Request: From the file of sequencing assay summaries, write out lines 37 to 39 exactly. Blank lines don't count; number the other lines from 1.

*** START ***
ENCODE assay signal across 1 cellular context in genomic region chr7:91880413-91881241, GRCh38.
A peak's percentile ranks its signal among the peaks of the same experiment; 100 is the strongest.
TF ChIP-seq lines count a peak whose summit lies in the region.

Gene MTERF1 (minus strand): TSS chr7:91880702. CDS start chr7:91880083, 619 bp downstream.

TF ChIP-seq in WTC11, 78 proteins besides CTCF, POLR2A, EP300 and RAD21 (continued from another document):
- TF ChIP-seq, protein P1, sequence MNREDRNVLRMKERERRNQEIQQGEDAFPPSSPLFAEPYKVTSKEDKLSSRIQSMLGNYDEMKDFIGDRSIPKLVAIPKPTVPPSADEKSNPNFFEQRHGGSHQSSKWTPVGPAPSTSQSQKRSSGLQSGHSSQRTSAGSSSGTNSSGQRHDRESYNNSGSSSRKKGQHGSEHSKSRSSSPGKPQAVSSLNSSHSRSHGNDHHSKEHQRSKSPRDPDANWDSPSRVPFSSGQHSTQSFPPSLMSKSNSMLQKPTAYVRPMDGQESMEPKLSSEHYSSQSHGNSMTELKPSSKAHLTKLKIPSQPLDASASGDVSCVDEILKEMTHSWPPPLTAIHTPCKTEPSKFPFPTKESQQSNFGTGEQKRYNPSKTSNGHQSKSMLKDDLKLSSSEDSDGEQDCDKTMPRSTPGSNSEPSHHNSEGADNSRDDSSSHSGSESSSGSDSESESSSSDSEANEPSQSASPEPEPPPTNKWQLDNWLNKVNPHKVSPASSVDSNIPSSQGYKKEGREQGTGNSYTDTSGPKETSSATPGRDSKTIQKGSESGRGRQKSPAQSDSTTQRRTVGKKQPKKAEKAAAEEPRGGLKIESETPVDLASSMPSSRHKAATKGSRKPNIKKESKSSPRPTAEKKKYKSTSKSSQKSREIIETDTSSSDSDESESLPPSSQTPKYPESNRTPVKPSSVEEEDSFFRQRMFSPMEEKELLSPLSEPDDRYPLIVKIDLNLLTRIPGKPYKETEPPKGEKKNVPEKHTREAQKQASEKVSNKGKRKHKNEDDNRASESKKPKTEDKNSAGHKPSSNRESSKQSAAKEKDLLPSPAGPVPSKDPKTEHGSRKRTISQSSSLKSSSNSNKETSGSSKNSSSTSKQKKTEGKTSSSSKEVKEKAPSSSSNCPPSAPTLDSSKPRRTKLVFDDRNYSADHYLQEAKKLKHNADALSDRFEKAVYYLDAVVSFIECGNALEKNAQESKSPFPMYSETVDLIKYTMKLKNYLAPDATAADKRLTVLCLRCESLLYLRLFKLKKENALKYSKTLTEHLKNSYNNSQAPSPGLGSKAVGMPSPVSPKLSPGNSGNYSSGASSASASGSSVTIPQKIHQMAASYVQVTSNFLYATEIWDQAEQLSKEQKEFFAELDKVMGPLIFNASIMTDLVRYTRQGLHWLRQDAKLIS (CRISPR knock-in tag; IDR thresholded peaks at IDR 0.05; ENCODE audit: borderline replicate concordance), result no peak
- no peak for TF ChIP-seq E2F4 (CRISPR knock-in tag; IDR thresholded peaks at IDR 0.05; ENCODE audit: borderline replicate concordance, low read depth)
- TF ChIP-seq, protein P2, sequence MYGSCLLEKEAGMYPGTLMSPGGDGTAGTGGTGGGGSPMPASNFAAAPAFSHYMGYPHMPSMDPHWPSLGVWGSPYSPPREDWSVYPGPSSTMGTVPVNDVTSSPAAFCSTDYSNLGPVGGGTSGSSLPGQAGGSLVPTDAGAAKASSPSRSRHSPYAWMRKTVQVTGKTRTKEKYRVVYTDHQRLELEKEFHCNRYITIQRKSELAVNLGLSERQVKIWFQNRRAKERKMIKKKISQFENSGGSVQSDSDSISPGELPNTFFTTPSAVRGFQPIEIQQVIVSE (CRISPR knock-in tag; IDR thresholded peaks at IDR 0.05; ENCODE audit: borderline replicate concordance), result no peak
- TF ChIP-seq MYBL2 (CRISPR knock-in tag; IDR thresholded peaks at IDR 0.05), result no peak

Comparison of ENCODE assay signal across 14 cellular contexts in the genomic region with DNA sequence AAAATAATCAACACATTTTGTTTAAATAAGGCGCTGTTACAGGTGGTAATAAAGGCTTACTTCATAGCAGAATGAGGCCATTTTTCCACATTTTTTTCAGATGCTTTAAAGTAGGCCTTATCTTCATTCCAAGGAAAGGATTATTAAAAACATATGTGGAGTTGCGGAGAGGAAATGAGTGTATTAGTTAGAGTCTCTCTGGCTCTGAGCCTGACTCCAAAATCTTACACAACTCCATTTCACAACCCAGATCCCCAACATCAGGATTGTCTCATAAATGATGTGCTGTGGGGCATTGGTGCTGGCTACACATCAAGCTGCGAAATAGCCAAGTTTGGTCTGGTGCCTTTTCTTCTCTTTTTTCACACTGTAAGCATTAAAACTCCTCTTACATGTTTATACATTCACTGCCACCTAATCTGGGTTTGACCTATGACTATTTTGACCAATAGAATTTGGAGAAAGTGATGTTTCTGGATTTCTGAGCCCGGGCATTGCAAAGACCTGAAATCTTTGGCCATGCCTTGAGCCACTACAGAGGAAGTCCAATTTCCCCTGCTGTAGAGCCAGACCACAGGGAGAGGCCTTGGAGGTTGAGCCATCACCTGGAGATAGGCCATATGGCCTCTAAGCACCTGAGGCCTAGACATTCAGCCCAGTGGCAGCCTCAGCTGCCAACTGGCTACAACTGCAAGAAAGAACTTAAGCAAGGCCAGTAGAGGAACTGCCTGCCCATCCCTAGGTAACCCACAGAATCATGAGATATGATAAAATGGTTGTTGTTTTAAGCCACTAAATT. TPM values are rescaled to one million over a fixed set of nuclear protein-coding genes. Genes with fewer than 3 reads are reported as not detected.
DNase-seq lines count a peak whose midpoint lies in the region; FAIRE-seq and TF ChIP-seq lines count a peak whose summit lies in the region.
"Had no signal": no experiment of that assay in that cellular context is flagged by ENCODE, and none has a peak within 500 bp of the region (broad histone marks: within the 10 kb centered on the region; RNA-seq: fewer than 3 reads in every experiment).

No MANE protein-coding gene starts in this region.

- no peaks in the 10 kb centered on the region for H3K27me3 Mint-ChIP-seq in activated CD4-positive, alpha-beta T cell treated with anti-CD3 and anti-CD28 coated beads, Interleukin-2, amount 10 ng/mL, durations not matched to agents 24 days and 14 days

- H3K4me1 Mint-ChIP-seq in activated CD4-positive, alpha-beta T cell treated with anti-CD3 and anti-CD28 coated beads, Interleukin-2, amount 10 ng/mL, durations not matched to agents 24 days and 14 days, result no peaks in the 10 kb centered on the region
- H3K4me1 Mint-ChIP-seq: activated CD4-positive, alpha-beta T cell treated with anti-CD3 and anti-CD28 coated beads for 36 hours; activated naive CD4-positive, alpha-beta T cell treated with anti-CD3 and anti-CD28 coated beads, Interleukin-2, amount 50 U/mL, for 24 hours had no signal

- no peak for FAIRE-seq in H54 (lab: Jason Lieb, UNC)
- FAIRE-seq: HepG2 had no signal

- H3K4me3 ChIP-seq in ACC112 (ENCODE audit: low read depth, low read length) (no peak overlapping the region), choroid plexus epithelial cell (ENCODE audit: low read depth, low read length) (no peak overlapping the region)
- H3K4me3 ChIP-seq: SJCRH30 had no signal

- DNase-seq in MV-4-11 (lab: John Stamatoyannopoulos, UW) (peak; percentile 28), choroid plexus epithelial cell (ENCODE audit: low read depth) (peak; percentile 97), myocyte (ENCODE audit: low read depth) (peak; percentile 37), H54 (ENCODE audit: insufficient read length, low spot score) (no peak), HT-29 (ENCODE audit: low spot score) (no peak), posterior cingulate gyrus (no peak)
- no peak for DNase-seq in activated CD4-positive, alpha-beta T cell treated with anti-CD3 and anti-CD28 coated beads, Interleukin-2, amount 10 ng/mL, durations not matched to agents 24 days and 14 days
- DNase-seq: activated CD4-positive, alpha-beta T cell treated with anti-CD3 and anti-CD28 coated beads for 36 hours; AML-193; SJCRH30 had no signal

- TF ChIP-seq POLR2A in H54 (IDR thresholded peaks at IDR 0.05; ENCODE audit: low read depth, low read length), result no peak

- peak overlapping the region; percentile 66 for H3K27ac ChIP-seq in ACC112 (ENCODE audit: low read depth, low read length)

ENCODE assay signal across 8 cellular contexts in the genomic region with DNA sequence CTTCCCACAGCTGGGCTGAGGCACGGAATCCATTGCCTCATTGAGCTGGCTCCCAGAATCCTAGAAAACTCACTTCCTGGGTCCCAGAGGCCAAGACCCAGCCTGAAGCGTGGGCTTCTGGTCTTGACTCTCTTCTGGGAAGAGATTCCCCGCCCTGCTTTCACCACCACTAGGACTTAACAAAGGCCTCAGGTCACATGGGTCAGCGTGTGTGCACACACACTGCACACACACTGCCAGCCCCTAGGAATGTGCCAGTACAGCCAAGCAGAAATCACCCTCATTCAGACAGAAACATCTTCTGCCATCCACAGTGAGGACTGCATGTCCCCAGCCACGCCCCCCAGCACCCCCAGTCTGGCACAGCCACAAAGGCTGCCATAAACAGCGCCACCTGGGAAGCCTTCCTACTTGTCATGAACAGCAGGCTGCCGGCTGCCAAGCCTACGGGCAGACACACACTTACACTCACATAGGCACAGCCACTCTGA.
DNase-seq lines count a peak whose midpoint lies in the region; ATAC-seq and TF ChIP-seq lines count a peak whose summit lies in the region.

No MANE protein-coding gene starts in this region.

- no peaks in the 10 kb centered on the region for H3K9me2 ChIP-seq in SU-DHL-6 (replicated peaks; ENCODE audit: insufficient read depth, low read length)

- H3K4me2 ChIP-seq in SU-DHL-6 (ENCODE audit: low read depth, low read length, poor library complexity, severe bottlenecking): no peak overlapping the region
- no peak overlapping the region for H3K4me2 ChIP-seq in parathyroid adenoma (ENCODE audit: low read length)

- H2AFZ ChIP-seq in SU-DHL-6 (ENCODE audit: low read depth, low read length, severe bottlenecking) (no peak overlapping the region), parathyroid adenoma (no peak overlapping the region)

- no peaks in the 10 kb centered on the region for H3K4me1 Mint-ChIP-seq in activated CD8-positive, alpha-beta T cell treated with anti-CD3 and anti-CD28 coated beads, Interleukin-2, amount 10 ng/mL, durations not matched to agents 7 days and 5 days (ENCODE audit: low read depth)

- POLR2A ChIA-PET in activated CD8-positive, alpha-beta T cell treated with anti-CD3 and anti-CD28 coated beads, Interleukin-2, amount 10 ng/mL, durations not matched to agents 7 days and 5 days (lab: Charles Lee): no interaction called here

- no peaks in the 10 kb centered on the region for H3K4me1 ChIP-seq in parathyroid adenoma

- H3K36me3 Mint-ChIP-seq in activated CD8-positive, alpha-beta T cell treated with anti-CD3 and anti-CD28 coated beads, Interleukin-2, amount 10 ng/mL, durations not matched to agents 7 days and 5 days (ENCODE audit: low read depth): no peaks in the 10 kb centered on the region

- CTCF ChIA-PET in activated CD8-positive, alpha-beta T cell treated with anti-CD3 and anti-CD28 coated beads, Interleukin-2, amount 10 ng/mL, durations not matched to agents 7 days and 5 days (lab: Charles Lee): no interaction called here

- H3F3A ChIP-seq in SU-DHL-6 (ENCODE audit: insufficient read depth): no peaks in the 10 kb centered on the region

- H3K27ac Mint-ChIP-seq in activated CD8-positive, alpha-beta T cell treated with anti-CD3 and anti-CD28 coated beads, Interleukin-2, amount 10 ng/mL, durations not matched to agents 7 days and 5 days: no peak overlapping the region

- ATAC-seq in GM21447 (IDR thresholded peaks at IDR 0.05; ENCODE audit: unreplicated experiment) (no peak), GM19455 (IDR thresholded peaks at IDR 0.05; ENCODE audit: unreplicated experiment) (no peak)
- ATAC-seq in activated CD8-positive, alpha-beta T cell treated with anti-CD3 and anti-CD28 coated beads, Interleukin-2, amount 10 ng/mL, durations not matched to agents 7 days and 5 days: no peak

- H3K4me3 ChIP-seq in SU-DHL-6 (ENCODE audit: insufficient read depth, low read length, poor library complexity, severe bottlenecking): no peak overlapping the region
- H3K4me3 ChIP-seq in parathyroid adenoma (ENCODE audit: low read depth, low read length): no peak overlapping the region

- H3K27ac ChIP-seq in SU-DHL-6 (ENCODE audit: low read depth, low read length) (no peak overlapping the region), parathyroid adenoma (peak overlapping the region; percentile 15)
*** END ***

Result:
- CTCF ChIA-PET in activated CD8-positive, alpha-beta T cell treated with anti-CD3 and anti-CD28 coated beads, Interleukin-2, amount 10 ng/mL, durations not matched to agents 7 days and 5 days (lab: Charles Lee): no interaction called here

- H3F3A ChIP-seq in SU-DHL-6 (ENCODE audit: insufficient read depth): no peaks in the 10 kb centered on the region

- H3K27ac Mint-ChIP-seq in activated CD8-positive, alpha-beta T cell treated with anti-CD3 and anti-CD28 coated beads, Interleukin-2, amount 10 ng/mL, durations not matched to agents 7 days and 5 days: no peak overlapping the region